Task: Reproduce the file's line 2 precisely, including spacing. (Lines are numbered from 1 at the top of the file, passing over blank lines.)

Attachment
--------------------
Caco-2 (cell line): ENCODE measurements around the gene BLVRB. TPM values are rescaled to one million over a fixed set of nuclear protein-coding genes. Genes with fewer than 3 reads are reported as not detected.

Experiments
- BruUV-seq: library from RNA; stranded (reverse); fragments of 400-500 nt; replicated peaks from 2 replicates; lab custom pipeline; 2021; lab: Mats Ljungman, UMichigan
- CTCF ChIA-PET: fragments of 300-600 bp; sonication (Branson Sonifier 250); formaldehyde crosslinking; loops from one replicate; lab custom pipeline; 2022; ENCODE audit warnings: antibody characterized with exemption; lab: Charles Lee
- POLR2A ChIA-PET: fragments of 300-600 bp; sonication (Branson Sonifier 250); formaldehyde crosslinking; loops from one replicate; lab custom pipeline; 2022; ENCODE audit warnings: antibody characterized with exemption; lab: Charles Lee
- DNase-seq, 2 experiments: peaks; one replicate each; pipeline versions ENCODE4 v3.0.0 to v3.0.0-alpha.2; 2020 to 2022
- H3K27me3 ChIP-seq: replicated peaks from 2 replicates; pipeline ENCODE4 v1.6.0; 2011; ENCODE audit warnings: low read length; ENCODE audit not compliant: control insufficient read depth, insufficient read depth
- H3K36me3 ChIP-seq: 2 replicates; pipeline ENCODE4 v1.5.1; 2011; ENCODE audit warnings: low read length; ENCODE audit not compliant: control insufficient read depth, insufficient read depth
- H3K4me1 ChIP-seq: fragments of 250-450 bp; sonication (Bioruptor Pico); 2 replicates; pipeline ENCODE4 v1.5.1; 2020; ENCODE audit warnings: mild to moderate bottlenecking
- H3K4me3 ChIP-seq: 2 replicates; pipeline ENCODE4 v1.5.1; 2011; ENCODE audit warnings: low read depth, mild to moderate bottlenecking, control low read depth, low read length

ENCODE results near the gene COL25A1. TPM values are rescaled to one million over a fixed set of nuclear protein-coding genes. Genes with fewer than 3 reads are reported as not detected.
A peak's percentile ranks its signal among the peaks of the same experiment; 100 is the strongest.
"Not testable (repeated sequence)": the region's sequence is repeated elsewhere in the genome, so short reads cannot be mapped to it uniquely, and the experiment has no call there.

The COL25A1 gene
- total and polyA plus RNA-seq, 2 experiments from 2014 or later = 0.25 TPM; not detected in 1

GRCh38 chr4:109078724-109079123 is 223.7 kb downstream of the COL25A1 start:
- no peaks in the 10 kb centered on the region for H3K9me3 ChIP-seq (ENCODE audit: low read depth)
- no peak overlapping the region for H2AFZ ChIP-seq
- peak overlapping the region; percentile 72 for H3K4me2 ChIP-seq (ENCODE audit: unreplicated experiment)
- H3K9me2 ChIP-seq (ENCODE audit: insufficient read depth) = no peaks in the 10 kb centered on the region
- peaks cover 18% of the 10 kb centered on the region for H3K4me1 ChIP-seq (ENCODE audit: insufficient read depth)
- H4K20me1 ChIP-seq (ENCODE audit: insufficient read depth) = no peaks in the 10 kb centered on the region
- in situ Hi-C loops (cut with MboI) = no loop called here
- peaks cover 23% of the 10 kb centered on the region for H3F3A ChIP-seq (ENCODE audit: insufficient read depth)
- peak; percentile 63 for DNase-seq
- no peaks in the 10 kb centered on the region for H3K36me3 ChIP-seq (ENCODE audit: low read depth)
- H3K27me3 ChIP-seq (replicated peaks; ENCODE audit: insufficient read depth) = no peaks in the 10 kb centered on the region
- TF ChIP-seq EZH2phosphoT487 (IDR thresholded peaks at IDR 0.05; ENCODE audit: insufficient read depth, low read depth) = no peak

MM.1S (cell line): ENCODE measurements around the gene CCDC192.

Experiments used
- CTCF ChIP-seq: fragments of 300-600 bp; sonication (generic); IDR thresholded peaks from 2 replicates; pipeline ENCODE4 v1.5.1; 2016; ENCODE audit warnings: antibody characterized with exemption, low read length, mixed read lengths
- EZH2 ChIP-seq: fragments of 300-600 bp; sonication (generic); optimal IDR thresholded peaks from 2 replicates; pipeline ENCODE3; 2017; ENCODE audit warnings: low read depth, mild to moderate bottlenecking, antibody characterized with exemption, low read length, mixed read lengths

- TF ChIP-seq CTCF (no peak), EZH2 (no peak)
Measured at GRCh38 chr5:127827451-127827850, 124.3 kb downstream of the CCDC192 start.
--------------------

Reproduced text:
Experiments